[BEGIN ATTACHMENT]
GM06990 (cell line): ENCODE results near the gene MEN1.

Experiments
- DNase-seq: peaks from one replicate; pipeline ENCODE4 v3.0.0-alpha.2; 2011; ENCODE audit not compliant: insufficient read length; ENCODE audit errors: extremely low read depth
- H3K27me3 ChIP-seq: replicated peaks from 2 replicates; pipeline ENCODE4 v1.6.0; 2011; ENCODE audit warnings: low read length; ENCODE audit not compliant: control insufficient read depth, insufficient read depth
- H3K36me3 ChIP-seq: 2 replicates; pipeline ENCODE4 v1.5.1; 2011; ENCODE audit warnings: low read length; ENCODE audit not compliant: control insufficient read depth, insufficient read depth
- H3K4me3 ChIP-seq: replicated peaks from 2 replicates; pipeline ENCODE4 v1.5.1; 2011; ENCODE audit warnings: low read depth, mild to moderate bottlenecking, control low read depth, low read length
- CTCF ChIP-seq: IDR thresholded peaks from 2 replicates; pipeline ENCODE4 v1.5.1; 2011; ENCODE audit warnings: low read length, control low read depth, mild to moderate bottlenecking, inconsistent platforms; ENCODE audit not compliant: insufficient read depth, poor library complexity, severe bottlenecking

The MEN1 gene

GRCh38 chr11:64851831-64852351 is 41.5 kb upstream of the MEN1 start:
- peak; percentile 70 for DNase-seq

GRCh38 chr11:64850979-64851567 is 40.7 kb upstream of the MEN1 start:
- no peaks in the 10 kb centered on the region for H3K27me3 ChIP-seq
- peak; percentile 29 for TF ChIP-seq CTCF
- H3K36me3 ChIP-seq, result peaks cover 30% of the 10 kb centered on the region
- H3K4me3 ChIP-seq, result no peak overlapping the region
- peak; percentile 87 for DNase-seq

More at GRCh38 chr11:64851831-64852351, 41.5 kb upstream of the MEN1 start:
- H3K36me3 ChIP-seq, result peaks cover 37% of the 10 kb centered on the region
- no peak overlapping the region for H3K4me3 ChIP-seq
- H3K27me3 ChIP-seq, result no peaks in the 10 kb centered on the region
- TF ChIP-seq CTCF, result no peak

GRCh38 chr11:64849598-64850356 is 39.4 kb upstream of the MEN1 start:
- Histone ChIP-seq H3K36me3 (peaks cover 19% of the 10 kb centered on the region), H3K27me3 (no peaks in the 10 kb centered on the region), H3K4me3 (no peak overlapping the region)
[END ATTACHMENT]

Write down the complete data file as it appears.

GM06990 (cell line): ENCODE results near the gene MEN1.

Experiments
- DNase-seq: peaks from one replicate; pipeline ENCODE4 v3.0.0-alpha.2; 2011; ENCODE audit not compliant: insufficient read length; ENCODE audit errors: extremely low read depth
- H3K27me3 ChIP-seq: replicated peaks from 2 replicates; pipeline ENCODE4 v1.6.0; 2011; ENCODE audit warnings: low read length; ENCODE audit not compliant: control insufficient read depth, insufficient read depth
- H3K36me3 ChIP-seq: 2 replicates; pipeline ENCODE4 v1.5.1; 2011; ENCODE audit warnings: low read length; ENCODE audit not compliant: control insufficient read depth, insufficient read depth
- H3K4me3 ChIP-seq: replicated peaks from 2 replicates; pipeline ENCODE4 v1.5.1; 2011; ENCODE audit warnings: low read depth, mild to moderate bottlenecking, control low read depth, low read length
- CTCF ChIP-seq: IDR thresholded peaks from 2 replicates; pipeline ENCODE4 v1.5.1; 2011; ENCODE audit warnings: low read length, control low read depth, mild to moderate bottlenecking, inconsistent platforms; ENCODE audit not compliant: insufficient read depth, poor library complexity, severe bottlenecking

The MEN1 gene

GRCh38 chr11:64851831-64852351 is 41.5 kb upstream of the MEN1 start:
- peak; percentile 70 for DNase-seq

GRCh38 chr11:64850979-64851567 is 40.7 kb upstream of the MEN1 start:
- no peaks in the 10 kb centered on the region for H3K27me3 ChIP-seq
- peak; percentile 29 for TF ChIP-seq CTCF
- H3K36me3 ChIP-seq, result peaks cover 30% of the 10 kb centered on the region
- H3K4me3 ChIP-seq, result no peak overlapping the region
- peak; percentile 87 for DNase-seq

More at GRCh38 chr11:64851831-64852351, 41.5 kb upstream of the MEN1 start:
- H3K36me3 ChIP-seq, result peaks cover 37% of the 10 kb centered on the region
- no peak overlapping the region for H3K4me3 ChIP-seq
- H3K27me3 ChIP-seq, result no peaks in the 10 kb centered on the region
- TF ChIP-seq CTCF, result no peak

GRCh38 chr11:64849598-64850356 is 39.4 kb upstream of the MEN1 start:
- Histone ChIP-seq H3K36me3 (peaks cover 19% of the 10 kb centered on the region), H3K27me3 (no peaks in the 10 kb centered on the region), H3K4me3 (no peak overlapping the region)